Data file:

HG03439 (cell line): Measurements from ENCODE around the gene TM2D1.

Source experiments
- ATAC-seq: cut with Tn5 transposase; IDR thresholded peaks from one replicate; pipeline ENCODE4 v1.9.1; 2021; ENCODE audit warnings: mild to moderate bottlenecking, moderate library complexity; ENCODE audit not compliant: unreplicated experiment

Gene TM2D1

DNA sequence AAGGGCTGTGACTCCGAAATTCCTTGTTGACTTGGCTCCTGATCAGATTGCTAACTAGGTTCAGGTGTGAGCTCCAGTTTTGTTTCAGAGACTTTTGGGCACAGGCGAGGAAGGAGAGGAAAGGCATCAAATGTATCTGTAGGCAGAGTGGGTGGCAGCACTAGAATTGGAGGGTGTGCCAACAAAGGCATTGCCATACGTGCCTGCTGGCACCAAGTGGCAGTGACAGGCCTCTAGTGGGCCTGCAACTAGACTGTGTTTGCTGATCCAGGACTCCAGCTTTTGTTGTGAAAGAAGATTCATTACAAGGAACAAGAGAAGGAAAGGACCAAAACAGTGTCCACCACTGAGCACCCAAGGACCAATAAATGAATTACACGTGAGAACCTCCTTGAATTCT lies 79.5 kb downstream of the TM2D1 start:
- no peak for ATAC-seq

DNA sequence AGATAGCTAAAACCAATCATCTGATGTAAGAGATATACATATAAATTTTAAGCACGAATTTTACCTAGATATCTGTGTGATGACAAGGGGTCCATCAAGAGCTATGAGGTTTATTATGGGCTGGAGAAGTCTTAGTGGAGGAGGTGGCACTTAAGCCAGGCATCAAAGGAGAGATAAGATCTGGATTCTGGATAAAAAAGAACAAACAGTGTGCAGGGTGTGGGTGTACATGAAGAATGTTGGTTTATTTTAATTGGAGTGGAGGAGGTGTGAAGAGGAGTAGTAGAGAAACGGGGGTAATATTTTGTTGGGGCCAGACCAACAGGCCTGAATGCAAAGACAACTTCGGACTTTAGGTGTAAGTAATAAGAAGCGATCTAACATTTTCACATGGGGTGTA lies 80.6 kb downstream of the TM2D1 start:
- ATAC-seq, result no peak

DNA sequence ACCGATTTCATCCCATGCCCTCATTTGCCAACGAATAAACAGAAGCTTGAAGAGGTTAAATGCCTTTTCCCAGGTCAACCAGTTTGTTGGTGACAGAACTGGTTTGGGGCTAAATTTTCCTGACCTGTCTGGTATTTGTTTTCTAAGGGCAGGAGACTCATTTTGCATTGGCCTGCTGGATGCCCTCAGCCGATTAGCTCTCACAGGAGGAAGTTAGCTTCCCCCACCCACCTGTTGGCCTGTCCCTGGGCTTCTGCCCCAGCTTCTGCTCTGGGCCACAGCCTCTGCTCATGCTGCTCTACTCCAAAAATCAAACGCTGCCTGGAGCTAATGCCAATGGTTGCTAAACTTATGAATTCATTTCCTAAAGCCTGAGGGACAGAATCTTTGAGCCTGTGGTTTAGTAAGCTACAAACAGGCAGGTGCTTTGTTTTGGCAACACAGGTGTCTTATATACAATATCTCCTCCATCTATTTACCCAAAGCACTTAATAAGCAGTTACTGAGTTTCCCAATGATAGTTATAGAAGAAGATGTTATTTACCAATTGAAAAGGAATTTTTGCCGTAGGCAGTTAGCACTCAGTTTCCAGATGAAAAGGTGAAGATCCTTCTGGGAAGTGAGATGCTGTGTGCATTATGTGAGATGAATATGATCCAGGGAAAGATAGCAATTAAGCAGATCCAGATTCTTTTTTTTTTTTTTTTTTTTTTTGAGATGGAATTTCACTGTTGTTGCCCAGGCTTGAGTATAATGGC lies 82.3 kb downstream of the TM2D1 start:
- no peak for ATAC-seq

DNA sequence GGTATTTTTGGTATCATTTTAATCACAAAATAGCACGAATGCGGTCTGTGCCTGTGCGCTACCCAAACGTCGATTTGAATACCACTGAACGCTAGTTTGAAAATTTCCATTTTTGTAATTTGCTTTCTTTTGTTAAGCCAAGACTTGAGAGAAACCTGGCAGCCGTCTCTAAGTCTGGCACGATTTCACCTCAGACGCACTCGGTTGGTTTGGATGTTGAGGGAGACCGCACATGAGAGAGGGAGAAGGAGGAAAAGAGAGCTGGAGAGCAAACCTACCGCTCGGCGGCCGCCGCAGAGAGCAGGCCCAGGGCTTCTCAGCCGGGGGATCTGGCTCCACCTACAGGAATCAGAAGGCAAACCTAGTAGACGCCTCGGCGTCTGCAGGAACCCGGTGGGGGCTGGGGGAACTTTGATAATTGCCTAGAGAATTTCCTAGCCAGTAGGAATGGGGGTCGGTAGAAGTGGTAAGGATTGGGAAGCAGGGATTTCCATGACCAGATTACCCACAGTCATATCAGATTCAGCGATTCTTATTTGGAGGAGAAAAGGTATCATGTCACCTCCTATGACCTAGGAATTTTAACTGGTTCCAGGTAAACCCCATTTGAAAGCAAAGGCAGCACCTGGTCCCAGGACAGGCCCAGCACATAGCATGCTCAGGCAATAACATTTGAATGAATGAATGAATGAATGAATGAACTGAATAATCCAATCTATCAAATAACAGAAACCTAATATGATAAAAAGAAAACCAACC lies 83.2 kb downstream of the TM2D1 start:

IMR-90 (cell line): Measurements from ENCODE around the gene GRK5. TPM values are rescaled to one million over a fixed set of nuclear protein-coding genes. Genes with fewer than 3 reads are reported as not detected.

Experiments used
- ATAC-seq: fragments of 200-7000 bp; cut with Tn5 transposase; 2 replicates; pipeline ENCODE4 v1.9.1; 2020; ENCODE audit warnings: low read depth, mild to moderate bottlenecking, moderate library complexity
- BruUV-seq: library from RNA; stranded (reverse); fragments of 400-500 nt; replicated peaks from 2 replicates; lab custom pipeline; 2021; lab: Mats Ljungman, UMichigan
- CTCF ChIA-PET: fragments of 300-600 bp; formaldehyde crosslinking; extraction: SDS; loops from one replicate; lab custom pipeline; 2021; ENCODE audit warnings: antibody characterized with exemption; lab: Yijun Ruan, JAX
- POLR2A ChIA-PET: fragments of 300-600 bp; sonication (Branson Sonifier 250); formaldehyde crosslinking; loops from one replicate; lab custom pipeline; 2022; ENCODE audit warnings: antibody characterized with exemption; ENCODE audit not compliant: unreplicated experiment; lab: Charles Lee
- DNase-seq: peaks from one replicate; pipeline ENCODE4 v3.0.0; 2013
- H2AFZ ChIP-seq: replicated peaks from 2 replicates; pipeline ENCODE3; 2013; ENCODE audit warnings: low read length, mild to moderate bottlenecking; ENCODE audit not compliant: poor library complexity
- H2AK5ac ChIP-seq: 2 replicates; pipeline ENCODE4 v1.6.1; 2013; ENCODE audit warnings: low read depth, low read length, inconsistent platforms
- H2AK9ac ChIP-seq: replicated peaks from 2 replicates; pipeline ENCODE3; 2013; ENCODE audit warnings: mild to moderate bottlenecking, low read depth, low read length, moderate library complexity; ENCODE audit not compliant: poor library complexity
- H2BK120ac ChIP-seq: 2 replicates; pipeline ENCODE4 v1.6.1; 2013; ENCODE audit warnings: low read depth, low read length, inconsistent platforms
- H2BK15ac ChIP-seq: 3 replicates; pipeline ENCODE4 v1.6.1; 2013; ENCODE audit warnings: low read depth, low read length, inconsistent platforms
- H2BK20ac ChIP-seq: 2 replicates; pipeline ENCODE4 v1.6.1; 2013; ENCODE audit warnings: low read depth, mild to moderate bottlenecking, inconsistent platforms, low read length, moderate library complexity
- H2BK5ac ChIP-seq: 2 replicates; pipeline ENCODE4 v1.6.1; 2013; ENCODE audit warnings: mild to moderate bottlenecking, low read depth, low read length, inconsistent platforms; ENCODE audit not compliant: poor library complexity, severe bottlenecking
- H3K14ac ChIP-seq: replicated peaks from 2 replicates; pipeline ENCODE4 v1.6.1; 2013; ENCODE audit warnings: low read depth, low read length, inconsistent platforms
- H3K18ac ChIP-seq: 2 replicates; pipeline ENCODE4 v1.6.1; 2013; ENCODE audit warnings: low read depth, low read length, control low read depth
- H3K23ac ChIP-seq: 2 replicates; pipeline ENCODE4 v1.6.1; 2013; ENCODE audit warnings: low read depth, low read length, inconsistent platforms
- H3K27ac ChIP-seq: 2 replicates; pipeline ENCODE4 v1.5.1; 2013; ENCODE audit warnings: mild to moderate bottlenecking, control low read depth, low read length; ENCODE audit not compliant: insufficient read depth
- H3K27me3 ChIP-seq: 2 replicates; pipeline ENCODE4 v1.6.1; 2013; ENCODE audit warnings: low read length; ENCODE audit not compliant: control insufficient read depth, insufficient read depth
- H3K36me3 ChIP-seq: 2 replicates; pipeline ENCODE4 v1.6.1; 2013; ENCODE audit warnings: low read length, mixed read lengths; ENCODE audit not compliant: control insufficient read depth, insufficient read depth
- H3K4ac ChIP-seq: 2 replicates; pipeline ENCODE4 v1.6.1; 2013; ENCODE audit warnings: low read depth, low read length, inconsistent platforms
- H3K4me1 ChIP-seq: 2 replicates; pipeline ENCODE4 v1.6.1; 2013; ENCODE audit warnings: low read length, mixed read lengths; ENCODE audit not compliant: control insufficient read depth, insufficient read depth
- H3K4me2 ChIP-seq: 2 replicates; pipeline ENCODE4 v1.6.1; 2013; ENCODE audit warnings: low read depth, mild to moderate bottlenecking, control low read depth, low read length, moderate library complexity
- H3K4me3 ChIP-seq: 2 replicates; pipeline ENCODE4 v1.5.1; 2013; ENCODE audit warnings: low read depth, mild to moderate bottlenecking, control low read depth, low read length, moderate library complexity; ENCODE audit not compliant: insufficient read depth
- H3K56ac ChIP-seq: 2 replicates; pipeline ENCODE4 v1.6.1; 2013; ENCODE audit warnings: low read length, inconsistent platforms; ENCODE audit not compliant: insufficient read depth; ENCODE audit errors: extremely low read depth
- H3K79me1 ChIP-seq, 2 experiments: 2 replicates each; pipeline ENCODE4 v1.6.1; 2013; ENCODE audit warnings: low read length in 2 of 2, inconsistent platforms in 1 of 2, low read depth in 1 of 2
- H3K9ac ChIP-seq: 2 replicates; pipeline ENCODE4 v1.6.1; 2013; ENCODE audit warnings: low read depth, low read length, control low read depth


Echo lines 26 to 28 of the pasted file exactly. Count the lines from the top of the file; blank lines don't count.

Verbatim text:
- H3K14ac ChIP-seq: replicated peaks from 2 replicates; pipeline ENCODE4 v1.6.1; 2013; ENCODE audit warnings: low read depth, low read length, inconsistent platforms
- H3K18ac ChIP-seq: 2 replicates; pipeline ENCODE4 v1.6.1; 2013; ENCODE audit warnings: low read depth, low read length, control low read depth
- H3K23ac ChIP-seq: 2 replicates; pipeline ENCODE4 v1.6.1; 2013; ENCODE audit warnings: low read depth, low read length, inconsistent platforms